I liken much of my travels to one giant scouting trip. I want to see as many places around the world as possible. But my ultimate intention is to come back to the best of the places and shoot in more depth. I have realised however that with the amount of places I’m seeing, I won't be able to come back to all the ones that interest me in one lifetime.
My solution to this strange dilemma has been to find some kind of balance. Once I’m interested in something, I slow down and dig deeper. I explore the subject from different angles. I shoot one, two days, look at the images, see what I could have done better and try to do better if I have a chance. Sometimes I might realise there's so much potential for a photo story that I must stay longer. Other times the scouting trip simply gets extended by a couple of days.
I only planned to stay around the sugarcane region for a day or two, but that turned into a week. I kept finding more to photograph. A lot was happening at the first farm we went to, then we met the nomads and then... we found another farm.
Often I don’t know whether what I shoot will turn into a photo story. Sometimes, as I’ve mentioned, the potential becomes obvious and I'm compelled to stay. Other times I might realise that I have enough photos for one after shooting. I do however always shoot with a photo story in mind.
When you hang around a place for some time, certain elements start to stand out. When you shoot with a story in mind, you want to build your photos around some of those elements.
In the case of the sugarcane farms, one element that stood out was the dark smoke. It came out of the chimneys of the ovens that power the vats where sugarcane juice is turned into jaggery.
The smoke looked incredibly atmospheric and dramatic when it filled the blue sky. It also added to the sense of place and said something about the impact on the environment, so, it was an element in a story. I consciously tried to include the smoke into the frame whenever possible.
Above you see girls putting sugarcane into the processing machine. I positioned myself so that the smoke could be clearly seen behind them.
A worker carries sugarcane towards the processing machine. I have quite a few similar images, but I chose this one because the smoke was more prominent. It helps me say more with just one frame.
Girls chewing on sugarcane during a short break. These girls were shy and of smart-assess at the same time. A talented photographer named Deepti Asthana who joined us for a while asked how old the girl in the front was. "Are you about 10-11?" asked Deepti. Her estimation seemed very naive, so the one in the front just nodded. Then she asked the girl in the back. She replied "Yeh, I'm 10 too!" laughing.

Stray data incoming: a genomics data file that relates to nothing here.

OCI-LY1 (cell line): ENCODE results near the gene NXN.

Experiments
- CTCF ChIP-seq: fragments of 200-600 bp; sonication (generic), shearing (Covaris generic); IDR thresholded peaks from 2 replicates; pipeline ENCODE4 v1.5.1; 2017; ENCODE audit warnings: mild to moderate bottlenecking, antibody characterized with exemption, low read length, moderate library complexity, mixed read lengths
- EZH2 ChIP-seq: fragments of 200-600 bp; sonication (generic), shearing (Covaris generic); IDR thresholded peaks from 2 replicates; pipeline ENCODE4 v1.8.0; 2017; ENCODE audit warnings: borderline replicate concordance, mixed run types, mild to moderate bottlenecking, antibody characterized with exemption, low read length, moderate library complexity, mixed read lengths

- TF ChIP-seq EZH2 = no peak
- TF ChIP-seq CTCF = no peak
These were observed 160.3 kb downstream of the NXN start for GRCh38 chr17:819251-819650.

I've noticed that there is often a difference between the humour of the tribes/lower castes vs. the higher castes. The sense of humour of the tribes in particular is sometimes pretty crude. I guess a bit more to my taste. When we asked a tribal guy and girl at the other sugarcane farm whether they were married or not, the guy replied "Only at night" and the girl giggled. This is unusual for much of the India that I've seen, which I've found to be much too conservative to make any kinds of inter-gender jokes.
Again you see the element of smoke as a boy rakes in used-up sugarcane husks. Everything from sugarcane is used and re-used.
The husks are laid out to dry. Later they are collected and taken to the giant oven which powers the vats where the jaggery is cooked. The above shot was made with the drone flying very low, about 3 meters/10 feet from the ground.
The oven room is located below the ground. Inside it is, as one might expect is very hot. This young man spends much of the day by the oven, controlling it. When I climbed in, some of the workers didn't notice me in the corner and threw a pile of sugarcane husks on top of me. Lots of laughter when they saw me covered in the stuff. Nothing like making a fool of yourself and making people laugh to establish rapport. Whenever people ask "How do you establish rapport?" I'll often answer "Make a fool of yourself."
Flying the drone always gives new perspectives. It's hard to imagine the scale of the sugarcane plantations from the ground.
A tired sugarcane worker basks in the sun. I have no idea how the workers muster the energy to do what they do. I got tired just photographing them every day. My hours were not comparable to theirs and of course, clicking a camera button is hardly physical work.
I've finished shooting the sugarcane workers now. Do I have a photo story? I feel that I do. If you take all the images from the two locations. It's not as elaborate as it could be, but, I do think I achieved the kind of balance that I was talking about. I stayed long enough to get deeper, below the surface, but clearly not long enough to get something truly intimate. The positive side of not staying very long is of course the fact that I'd still had enough time to visit another place. One that I visited 9 years ago! Stay tuned for that photo diary entry.
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I'd be posting these photo diaries even if no one was looking at them. They're a personal record of my journeys. However, I've always believed that photographs truly become "alive" only when they have an audience.
I enjoy sharing my journeys through images and short stories. If you enjoy looking at them, please spread the word. Help the photographs come to life and share them via whatever social media channels you use. Thanks!